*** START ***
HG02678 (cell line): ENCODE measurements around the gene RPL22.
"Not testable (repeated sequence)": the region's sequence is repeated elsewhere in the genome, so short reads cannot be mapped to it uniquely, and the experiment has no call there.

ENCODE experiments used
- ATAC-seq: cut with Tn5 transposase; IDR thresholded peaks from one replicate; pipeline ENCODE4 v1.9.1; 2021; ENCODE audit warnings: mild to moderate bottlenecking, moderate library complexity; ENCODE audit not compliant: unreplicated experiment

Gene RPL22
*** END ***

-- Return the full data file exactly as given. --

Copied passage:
HG02678 (cell line): ENCODE measurements around the gene RPL22.
"Not testable (repeated sequence)": the region's sequence is repeated elsewhere in the genome, so short reads cannot be mapped to it uniquely, and the experiment has no call there.

ENCODE experiments used
- ATAC-seq: cut with Tn5 transposase; IDR thresholded peaks from one replicate; pipeline ENCODE4 v1.9.1; 2021; ENCODE audit warnings: mild to moderate bottlenecking, moderate library complexity; ENCODE audit not compliant: unreplicated experiment

Gene RPL22